Walter Baldwin Jr. was born October 20, 1938; much of his life between then and the late 1960’s is still yet a mystery to me for reasons that will become apparent as one continues to read, but suffice it to say I’ll skip ahead a bit. You see, my maternal grandfather, Walter Dingle, died when my mother was a young child, leaving behind a wife and five children. Some time after that my grandmother met Walter Baldwin Jr. and they married. That point in time is when the greatest man that I’ve ever personally known came into our lives.
“Clarence”… “Walt”… “Baldwin”; all names that close friends called my grandfather, but all were off-limits to children; to us, he was affectionately known as “Grumpy”, which his demeanor and frequent mood earned him worthily. Because my grandparents helped a lot with raising me (and several other grandchildren, nieces, nephews and the like), I got a pretty healthy dose of Grumpy’s instruction. Not so much help with schoolwork per se, but he was EXEMPLARY at the subjects of “manhood”, “fatherhood” and “husbandry”, all subjects I was lacking in a consistent example of due to my parents never having been married.
I watched him for 30-odd years get up every weekday morning to go to work at the VA Hospital in my home-town, where he was a dental lab technician (or a ‘lab-man’ as he called it, another way of saying that he made dentures); I’d then see him return home in the evening to “feed up”, which meant he’d change out of a lab-coat and into a flannel shirt and overalls, walk across the street to the other piece of land he owned, and feed the hogs he raised. He’d then cross back over to head out to a small modular shed he’d put up in the back-yard near the garden, where he had a full lab set-up to make dentures for friends and family at a discounted price, and to do side-work for private practice dentists via mailed-in cases. Sometime late into the night he’d return to the house, maybe watch the news, fall asleep in his recliner, and eventually make his way to bed to start the process all over again.
Grumpy rarely missed work; I honestly can’t remember any regular vacations. He might take a day off here and there if he needed to take care of something that prevented him from going into the lab, but for the most part he was up at the same time every morning, dressed in his white lab-clothes, hopping into his truck to make his way to the hospital. Free time on the weekends was spent at the local Waffle House, where he was known to the waitresses and fellow regulars by name; he’d sit at the same table, sipping slowly at a cup of coffee, shooting the shit with old-heads about the weather, the news, the local happenings… or if he wanted an evening of comradery, he may head downtown to Doo-Doo’s, where the old men played chess & checkers while sipping brown liquor and reminiscing about times past. My grandfather was quite the skilled player, at least at checkers; I was well into my teenage years before I actually beat him. Sunday mornings saw him up early to get dressed in the full regalia of a fine suit for church service (and he kept a LARGE collection of suits); though not a deeply religious man per se, Grumpy did enjoy getting dressed and fellowshipping with his friends and family, followed by dinner at the K&W Cafeteria, where he would loosen his tie and wax poetic about “the old days”, extolling the musical stylings of Ray Charles, James Brown, and Otis Redding. He was stubborn, but he was wise; he was was irritable, but he was compassionate. He was old-fashioned, but he was quit-witted. He was everything I expected “the man of the house” to be, and as I’ve aged myself, I’ve drawn many times on what he taught me.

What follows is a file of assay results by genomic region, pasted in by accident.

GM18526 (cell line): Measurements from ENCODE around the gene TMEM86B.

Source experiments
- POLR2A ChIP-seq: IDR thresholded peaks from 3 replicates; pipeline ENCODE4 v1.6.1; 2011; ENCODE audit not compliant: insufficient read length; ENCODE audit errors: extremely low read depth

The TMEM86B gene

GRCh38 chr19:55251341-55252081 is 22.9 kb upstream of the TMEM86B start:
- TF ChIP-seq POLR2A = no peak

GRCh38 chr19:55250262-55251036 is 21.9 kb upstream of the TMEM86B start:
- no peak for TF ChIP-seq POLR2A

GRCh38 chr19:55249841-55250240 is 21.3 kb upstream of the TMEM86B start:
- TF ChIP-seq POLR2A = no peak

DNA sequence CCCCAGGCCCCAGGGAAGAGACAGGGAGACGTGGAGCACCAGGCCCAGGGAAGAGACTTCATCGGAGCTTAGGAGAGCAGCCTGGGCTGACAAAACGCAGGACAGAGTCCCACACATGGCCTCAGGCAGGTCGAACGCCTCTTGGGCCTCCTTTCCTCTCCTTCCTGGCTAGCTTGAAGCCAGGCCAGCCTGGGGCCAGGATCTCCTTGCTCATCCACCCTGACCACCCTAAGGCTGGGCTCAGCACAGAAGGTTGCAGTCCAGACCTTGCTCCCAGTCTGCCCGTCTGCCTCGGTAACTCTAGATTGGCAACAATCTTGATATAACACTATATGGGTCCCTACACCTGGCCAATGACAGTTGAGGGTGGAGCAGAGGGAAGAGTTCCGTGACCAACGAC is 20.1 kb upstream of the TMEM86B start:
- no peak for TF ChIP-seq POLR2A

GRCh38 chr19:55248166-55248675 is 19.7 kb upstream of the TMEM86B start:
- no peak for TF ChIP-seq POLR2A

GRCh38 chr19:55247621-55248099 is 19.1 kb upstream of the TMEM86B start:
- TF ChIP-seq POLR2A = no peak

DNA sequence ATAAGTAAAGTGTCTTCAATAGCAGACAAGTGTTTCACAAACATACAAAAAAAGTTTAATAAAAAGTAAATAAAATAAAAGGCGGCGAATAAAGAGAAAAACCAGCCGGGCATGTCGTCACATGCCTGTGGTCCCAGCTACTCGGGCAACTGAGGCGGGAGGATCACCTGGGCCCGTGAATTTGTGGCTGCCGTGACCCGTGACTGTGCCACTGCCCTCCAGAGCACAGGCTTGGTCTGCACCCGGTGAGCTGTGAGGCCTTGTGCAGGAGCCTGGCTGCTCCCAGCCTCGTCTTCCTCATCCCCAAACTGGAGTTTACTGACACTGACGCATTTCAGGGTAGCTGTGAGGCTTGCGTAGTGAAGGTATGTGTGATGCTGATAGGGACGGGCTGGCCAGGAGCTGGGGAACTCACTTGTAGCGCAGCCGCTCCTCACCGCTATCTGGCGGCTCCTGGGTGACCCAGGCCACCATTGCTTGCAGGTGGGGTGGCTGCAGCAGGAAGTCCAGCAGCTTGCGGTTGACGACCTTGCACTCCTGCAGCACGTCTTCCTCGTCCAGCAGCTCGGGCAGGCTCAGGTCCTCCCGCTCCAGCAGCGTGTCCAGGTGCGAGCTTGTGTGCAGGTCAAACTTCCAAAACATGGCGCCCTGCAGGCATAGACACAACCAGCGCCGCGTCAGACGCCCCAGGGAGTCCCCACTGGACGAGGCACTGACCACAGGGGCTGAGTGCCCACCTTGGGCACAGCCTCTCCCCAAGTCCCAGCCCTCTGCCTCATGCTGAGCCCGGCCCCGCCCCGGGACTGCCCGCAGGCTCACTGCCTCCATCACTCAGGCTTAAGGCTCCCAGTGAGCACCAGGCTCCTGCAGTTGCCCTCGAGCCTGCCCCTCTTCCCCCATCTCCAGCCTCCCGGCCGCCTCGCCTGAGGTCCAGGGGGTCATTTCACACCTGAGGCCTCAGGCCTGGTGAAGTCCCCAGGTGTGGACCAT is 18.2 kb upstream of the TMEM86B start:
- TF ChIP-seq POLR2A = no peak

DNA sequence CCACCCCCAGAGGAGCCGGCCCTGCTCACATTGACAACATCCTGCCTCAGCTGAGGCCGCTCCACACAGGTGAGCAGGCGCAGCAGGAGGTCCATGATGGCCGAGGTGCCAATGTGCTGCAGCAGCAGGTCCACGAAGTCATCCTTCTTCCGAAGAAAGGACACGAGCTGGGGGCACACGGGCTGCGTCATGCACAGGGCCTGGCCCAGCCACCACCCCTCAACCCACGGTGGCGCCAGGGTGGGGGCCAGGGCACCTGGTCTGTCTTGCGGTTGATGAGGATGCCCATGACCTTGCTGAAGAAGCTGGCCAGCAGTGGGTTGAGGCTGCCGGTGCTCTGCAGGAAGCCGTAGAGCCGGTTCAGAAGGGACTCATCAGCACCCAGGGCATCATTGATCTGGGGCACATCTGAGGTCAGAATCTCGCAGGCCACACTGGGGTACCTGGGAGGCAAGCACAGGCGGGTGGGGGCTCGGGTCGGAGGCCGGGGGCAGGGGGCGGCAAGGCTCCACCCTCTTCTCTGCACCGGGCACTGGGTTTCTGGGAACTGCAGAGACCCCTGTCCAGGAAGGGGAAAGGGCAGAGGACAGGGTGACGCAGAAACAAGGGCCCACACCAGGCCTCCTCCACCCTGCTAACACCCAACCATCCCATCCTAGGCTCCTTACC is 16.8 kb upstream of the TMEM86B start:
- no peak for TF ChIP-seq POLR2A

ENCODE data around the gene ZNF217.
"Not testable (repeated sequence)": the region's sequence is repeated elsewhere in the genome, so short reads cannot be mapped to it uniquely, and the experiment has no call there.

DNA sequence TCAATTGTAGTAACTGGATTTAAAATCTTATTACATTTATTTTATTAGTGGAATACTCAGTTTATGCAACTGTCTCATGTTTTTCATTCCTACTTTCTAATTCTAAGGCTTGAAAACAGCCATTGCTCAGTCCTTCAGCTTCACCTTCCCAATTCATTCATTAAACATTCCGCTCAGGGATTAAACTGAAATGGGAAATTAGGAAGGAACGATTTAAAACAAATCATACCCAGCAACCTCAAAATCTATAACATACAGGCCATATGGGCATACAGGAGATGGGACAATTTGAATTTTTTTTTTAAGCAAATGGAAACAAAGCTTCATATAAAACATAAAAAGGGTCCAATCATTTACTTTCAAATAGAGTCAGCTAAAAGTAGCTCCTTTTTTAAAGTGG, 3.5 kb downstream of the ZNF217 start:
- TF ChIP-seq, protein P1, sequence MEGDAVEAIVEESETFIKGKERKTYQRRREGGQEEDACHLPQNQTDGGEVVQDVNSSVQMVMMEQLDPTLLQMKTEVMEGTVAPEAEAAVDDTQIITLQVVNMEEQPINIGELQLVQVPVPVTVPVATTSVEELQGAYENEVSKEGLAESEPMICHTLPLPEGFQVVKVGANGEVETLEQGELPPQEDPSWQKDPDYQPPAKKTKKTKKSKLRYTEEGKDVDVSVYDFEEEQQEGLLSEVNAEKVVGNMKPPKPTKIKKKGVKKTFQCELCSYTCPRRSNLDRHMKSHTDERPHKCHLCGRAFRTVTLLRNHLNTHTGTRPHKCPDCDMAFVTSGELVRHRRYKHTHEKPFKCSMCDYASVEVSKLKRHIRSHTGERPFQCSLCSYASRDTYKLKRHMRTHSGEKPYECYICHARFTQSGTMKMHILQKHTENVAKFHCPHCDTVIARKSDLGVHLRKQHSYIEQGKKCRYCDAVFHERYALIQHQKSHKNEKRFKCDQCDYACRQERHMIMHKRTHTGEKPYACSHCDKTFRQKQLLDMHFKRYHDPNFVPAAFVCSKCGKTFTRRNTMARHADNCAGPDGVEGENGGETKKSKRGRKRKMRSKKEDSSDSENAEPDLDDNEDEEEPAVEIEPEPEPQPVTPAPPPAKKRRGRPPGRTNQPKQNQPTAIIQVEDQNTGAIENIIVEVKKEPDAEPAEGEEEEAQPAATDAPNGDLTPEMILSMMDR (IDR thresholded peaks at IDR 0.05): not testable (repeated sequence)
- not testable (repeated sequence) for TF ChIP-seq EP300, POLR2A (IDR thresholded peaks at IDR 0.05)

By the age of seven, I had become accustomed to reading my grandfather’s mail for him. In my young mind I was helping him not to rely so much on his glasses, as he was getting up in age. I’d also help him with the calculations of what to charge for his lab services, some simple addition, with occasional multiplication. I’d become so accustomed to it in fact that it didn’t completely dawn on me until later:
My grandfather could not read.
You see, my grandmother was a teacher’s assistant when I was young (imagine how little trouble you can get in when your kindergarten teacher and your grandmother eat lunch together regularly); she had me reading around age three or four the way she tells it, but my grandfather didn’t have that luxury. From what I can tell, he dropped out of school at a very young age to help his family out around their farm. Somehow, between childhood and the day he left this earth (May 31st, 2015), he managed to learn to make dentures in a professional laboratory environment, get married, help raise five children, purchase land and a home, pay off all of his debts, and make a huge, lasting impact on the lives of FOUR GENERATIONS of my family, all without being able to do complex mathematics or write much more than his own signature.
Now, by no means am I discounting the value of a quality education; I do sometimes wonder what kind of legacy my grandfather would have left had his life panned out differently. Could he have become a dentist instead of simply working for them? Would he have discovered a love for writing, perhaps penned a couple of novels? Could he have had some hidden talent for song-writing and composition that went untapped because he didn’t have access to the proper instruction? Alas, the world will never know… but what I DO know is this: Walter Baldwin Jr. was living (and now lasting) proof that ‘GREATNESS’ isn’t something you can learn from a book; GREATNESS is something you learn from living.
Author’s Note: I’ve been in deep thought about my Grandfather for some time, and trying to figure out how to effectively capture the man he was. The anniversary of his passing was at the end of this past May, and it’s literally taken me this long to put the words together so, please excuse the delay.